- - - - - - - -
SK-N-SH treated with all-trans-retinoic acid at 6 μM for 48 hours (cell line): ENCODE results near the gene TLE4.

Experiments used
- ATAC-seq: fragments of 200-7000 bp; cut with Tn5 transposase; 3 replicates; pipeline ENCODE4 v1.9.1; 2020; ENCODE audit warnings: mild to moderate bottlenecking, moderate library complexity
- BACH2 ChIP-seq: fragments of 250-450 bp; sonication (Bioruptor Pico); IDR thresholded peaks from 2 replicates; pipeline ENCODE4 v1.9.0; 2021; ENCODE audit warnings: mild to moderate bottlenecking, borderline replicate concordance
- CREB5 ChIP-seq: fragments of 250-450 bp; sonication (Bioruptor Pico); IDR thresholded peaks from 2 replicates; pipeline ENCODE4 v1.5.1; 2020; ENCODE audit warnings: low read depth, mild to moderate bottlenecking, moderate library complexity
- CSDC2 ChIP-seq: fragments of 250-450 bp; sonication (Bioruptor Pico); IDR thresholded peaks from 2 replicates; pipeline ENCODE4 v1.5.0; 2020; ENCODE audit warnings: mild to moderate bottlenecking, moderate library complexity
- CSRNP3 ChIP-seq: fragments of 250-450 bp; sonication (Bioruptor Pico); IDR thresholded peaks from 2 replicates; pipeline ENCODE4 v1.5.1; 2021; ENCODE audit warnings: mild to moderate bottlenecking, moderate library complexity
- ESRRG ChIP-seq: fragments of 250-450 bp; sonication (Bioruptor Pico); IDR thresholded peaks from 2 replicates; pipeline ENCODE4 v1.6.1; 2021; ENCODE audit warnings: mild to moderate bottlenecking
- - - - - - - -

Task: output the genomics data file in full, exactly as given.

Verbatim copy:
SK-N-SH treated with all-trans-retinoic acid at 6 μM for 48 hours (cell line): ENCODE results near the gene TLE4.

Experiments used
- ATAC-seq: fragments of 200-7000 bp; cut with Tn5 transposase; 3 replicates; pipeline ENCODE4 v1.9.1; 2020; ENCODE audit warnings: mild to moderate bottlenecking, moderate library complexity
- BACH2 ChIP-seq: fragments of 250-450 bp; sonication (Bioruptor Pico); IDR thresholded peaks from 2 replicates; pipeline ENCODE4 v1.9.0; 2021; ENCODE audit warnings: mild to moderate bottlenecking, borderline replicate concordance
- CREB5 ChIP-seq: fragments of 250-450 bp; sonication (Bioruptor Pico); IDR thresholded peaks from 2 replicates; pipeline ENCODE4 v1.5.1; 2020; ENCODE audit warnings: low read depth, mild to moderate bottlenecking, moderate library complexity
- CSDC2 ChIP-seq: fragments of 250-450 bp; sonication (Bioruptor Pico); IDR thresholded peaks from 2 replicates; pipeline ENCODE4 v1.5.0; 2020; ENCODE audit warnings: mild to moderate bottlenecking, moderate library complexity
- CSRNP3 ChIP-seq: fragments of 250-450 bp; sonication (Bioruptor Pico); IDR thresholded peaks from 2 replicates; pipeline ENCODE4 v1.5.1; 2021; ENCODE audit warnings: mild to moderate bottlenecking, moderate library complexity
- ESRRG ChIP-seq: fragments of 250-450 bp; sonication (Bioruptor Pico); IDR thresholded peaks from 2 replicates; pipeline ENCODE4 v1.6.1; 2021; ENCODE audit warnings: mild to moderate bottlenecking